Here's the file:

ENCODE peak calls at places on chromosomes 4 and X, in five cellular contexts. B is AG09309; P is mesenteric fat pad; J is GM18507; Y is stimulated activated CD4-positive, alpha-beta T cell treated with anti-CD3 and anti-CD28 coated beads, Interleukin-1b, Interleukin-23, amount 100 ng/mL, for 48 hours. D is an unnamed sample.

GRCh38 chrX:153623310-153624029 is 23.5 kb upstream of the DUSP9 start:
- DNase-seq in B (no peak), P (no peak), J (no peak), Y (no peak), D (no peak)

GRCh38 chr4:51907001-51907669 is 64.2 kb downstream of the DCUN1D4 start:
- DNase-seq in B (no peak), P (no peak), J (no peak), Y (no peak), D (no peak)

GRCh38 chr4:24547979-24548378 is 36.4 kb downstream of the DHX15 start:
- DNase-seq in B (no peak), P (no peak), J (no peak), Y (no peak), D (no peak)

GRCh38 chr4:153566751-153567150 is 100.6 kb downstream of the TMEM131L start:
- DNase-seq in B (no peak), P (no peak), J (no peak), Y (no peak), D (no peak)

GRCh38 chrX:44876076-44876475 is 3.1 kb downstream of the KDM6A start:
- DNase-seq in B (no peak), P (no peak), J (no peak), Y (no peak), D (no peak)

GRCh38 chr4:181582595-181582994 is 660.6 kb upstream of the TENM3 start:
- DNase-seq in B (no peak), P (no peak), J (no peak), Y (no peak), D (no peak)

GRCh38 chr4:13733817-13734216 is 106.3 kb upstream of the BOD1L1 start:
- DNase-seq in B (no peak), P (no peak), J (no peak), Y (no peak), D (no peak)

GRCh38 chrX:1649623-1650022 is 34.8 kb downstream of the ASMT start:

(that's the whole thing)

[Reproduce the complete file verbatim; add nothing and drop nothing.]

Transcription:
ENCODE peak calls at places on chromosomes 4 and X, in five cellular contexts. B is AG09309; P is mesenteric fat pad; J is GM18507; Y is stimulated activated CD4-positive, alpha-beta T cell treated with anti-CD3 and anti-CD28 coated beads, Interleukin-1b, Interleukin-23, amount 100 ng/mL, for 48 hours. D is an unnamed sample.

GRCh38 chrX:153623310-153624029 is 23.5 kb upstream of the DUSP9 start:
- DNase-seq in B (no peak), P (no peak), J (no peak), Y (no peak), D (no peak)

GRCh38 chr4:51907001-51907669 is 64.2 kb downstream of the DCUN1D4 start:
- DNase-seq in B (no peak), P (no peak), J (no peak), Y (no peak), D (no peak)

GRCh38 chr4:24547979-24548378 is 36.4 kb downstream of the DHX15 start:
- DNase-seq in B (no peak), P (no peak), J (no peak), Y (no peak), D (no peak)

GRCh38 chr4:153566751-153567150 is 100.6 kb downstream of the TMEM131L start:
- DNase-seq in B (no peak), P (no peak), J (no peak), Y (no peak), D (no peak)

GRCh38 chrX:44876076-44876475 is 3.1 kb downstream of the KDM6A start:
- DNase-seq in B (no peak), P (no peak), J (no peak), Y (no peak), D (no peak)

GRCh38 chr4:181582595-181582994 is 660.6 kb upstream of the TENM3 start:
- DNase-seq in B (no peak), P (no peak), J (no peak), Y (no peak), D (no peak)

GRCh38 chr4:13733817-13734216 is 106.3 kb upstream of the BOD1L1 start:
- DNase-seq in B (no peak), P (no peak), J (no peak), Y (no peak), D (no peak)

GRCh38 chrX:1649623-1650022 is 34.8 kb downstream of the ASMT start: